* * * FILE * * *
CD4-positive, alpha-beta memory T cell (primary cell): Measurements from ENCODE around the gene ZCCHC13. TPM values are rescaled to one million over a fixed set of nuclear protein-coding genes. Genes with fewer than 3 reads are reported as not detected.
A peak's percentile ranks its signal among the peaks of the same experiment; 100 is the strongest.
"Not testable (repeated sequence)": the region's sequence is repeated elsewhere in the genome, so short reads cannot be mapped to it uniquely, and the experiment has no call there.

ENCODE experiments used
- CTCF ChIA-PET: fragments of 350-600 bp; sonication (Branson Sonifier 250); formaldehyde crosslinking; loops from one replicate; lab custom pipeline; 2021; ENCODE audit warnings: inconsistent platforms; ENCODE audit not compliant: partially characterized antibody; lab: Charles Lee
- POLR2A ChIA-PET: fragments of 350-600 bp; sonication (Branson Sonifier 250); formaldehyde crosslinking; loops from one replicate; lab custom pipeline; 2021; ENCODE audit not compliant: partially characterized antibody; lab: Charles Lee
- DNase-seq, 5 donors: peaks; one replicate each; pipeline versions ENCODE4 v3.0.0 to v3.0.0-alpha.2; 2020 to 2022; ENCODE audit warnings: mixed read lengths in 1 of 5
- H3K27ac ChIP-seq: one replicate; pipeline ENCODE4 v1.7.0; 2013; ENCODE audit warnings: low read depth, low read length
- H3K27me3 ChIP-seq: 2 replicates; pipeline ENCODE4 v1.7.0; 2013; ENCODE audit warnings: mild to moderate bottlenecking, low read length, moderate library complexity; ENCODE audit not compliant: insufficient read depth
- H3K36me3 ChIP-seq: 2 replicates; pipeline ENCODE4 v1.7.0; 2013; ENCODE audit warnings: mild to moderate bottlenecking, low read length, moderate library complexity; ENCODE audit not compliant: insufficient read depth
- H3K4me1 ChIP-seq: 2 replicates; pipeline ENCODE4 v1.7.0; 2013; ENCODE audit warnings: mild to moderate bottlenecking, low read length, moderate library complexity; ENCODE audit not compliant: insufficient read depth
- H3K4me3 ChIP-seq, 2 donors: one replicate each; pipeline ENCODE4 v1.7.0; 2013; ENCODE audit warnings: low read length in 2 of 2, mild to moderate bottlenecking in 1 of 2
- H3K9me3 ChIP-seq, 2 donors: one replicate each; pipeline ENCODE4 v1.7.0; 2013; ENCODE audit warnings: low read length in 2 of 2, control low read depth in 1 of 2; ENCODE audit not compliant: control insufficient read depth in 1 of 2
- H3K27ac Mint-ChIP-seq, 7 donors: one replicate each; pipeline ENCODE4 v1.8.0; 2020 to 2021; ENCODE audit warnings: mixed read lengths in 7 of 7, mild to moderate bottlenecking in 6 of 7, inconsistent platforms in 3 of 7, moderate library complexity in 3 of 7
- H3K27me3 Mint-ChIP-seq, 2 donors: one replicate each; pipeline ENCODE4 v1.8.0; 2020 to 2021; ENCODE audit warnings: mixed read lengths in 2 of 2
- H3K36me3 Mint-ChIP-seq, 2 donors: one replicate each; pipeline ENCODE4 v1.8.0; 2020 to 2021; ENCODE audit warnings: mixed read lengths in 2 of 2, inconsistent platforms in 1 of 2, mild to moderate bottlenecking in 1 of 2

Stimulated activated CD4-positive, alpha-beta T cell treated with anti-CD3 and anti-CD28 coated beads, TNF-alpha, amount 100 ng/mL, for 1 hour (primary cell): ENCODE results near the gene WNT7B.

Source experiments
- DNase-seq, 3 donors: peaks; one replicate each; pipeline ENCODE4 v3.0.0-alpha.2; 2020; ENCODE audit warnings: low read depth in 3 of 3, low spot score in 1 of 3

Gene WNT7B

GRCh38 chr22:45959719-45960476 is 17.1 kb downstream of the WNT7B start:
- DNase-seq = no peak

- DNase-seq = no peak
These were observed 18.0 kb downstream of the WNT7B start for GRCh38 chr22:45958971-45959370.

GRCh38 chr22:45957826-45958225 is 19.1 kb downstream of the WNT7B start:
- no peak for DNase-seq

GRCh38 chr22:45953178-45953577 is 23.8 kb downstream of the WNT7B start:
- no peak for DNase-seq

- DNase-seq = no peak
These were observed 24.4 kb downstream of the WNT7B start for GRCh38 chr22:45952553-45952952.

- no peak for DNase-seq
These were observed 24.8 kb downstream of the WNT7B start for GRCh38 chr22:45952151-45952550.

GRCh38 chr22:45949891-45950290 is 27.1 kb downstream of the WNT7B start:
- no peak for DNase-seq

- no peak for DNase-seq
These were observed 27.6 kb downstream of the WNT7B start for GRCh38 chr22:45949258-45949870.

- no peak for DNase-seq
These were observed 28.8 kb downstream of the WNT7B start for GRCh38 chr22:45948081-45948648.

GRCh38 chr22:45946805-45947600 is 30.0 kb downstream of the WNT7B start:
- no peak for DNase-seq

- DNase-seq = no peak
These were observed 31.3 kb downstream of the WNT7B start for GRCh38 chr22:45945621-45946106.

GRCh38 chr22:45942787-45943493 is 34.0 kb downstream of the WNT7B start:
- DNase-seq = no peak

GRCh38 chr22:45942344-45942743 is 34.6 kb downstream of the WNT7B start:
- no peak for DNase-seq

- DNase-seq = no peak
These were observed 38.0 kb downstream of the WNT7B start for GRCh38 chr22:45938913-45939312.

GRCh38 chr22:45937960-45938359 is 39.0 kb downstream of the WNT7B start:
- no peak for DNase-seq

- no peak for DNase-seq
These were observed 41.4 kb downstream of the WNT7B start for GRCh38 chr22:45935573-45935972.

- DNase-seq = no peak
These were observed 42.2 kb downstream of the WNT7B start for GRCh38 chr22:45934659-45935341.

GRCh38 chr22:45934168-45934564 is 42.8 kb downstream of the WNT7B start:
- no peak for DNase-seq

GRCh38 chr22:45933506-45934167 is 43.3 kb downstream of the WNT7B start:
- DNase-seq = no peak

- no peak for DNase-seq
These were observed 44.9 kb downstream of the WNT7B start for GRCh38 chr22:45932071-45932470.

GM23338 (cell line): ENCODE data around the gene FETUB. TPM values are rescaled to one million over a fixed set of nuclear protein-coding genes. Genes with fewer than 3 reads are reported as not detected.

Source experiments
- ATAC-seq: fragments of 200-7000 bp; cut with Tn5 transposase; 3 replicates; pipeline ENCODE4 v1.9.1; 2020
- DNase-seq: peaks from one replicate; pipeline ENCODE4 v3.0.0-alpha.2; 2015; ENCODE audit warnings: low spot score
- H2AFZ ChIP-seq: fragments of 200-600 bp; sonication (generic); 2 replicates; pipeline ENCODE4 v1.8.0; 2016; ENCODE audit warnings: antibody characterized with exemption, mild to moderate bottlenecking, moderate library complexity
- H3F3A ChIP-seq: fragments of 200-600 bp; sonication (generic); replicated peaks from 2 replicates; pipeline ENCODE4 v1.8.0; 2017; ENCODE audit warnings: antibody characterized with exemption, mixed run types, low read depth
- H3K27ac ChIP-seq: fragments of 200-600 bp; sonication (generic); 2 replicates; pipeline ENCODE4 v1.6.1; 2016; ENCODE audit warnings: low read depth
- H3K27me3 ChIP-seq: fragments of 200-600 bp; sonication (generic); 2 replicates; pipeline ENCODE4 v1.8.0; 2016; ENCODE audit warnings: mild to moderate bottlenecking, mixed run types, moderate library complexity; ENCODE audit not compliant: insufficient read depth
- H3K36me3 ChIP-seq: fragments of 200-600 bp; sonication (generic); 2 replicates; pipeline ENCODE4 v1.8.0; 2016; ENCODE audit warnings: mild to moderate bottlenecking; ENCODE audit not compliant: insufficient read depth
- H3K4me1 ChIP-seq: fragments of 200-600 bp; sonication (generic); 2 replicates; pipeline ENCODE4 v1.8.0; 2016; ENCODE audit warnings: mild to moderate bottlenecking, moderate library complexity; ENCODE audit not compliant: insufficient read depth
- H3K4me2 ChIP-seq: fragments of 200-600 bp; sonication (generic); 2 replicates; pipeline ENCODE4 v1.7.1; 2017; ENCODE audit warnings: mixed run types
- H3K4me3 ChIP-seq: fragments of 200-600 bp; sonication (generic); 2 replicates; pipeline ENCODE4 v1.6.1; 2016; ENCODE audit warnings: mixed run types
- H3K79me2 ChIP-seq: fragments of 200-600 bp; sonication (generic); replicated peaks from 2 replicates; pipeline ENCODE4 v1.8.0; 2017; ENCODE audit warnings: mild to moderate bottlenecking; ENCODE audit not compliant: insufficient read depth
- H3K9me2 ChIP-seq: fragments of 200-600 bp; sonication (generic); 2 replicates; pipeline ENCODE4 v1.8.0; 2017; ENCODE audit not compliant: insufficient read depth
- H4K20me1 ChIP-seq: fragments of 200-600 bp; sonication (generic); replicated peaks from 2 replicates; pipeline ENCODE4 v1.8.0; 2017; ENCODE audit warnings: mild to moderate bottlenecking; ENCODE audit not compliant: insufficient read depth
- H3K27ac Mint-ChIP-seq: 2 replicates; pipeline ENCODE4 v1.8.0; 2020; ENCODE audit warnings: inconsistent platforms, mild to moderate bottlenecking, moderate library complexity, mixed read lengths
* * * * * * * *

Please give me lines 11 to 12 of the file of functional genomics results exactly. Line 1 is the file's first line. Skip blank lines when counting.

- H3K4me1 ChIP-seq: 2 replicates; pipeline ENCODE4 v1.7.0; 2013; ENCODE audit warnings: mild to moderate bottlenecking, low read length, moderate library complexity; ENCODE audit not compliant: insufficient read depth
- H3K4me3 ChIP-seq, 2 donors: one replicate each; pipeline ENCODE4 v1.7.0; 2013; ENCODE audit warnings: low read length in 2 of 2, mild to moderate bottlenecking in 1 of 2